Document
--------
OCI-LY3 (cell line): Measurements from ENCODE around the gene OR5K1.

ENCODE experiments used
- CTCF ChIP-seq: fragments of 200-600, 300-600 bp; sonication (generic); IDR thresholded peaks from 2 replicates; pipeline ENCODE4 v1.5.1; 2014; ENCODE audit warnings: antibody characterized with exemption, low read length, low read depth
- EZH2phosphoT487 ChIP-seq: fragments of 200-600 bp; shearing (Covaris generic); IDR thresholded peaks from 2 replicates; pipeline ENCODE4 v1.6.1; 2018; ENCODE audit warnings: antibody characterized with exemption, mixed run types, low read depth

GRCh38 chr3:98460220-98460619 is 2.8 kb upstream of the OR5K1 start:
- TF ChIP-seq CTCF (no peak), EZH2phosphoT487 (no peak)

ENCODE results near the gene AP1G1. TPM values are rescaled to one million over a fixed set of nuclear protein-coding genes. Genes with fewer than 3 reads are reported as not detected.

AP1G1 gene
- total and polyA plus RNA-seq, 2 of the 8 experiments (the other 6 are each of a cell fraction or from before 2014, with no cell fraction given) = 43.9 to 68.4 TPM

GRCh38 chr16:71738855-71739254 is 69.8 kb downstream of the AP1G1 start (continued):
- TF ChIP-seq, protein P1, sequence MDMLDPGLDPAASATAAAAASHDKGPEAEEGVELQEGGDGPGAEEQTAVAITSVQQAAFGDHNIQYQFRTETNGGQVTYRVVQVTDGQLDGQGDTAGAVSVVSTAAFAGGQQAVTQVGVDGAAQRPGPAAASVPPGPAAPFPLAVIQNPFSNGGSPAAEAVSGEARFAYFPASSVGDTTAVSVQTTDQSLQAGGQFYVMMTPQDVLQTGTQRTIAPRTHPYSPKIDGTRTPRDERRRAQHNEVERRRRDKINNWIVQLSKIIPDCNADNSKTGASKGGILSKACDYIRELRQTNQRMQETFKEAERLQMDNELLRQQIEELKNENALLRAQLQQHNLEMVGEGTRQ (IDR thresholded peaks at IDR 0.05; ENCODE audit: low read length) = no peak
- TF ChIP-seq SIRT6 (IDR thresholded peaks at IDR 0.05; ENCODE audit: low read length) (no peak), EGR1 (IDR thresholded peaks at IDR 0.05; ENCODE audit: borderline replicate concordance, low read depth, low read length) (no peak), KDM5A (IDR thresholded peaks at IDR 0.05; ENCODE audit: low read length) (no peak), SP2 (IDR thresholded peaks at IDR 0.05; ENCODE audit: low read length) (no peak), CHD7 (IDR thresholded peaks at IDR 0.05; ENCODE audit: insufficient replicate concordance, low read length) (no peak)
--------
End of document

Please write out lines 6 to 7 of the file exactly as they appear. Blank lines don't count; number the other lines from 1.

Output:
- TF ChIP-seq CTCF (no peak), EZH2phosphoT487 (no peak)

ENCODE results near the gene AP1G1. TPM values are rescaled to one million over a fixed set of nuclear protein-coding genes. Genes with fewer than 3 reads are reported as not detected.